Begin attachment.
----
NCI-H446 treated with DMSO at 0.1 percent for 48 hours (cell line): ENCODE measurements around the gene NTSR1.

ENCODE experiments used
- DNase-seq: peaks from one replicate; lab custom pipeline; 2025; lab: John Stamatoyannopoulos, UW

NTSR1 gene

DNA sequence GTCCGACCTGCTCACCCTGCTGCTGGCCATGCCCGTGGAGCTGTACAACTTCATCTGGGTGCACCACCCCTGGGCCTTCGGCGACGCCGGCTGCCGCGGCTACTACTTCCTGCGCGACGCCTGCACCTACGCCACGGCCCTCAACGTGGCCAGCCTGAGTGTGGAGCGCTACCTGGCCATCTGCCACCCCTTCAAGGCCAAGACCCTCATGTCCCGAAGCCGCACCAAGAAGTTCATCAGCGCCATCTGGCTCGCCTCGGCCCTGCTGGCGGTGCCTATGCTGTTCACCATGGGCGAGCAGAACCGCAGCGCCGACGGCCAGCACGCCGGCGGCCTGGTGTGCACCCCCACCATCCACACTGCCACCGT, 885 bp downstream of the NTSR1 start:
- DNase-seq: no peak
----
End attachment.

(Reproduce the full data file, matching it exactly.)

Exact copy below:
NCI-H446 treated with DMSO at 0.1 percent for 48 hours (cell line): ENCODE measurements around the gene NTSR1.

ENCODE experiments used
- DNase-seq: peaks from one replicate; lab custom pipeline; 2025; lab: John Stamatoyannopoulos, UW

NTSR1 gene

DNA sequence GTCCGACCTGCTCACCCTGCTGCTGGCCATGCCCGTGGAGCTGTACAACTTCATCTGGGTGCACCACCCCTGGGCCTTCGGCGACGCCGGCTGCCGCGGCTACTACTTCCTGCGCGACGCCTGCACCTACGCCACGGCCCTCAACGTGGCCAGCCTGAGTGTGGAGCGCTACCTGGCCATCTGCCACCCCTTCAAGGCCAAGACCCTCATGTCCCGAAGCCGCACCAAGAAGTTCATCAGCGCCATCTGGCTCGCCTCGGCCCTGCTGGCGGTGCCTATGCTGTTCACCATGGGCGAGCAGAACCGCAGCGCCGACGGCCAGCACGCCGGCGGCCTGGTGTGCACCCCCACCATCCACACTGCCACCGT, 885 bp downstream of the NTSR1 start:
- DNase-seq: no peak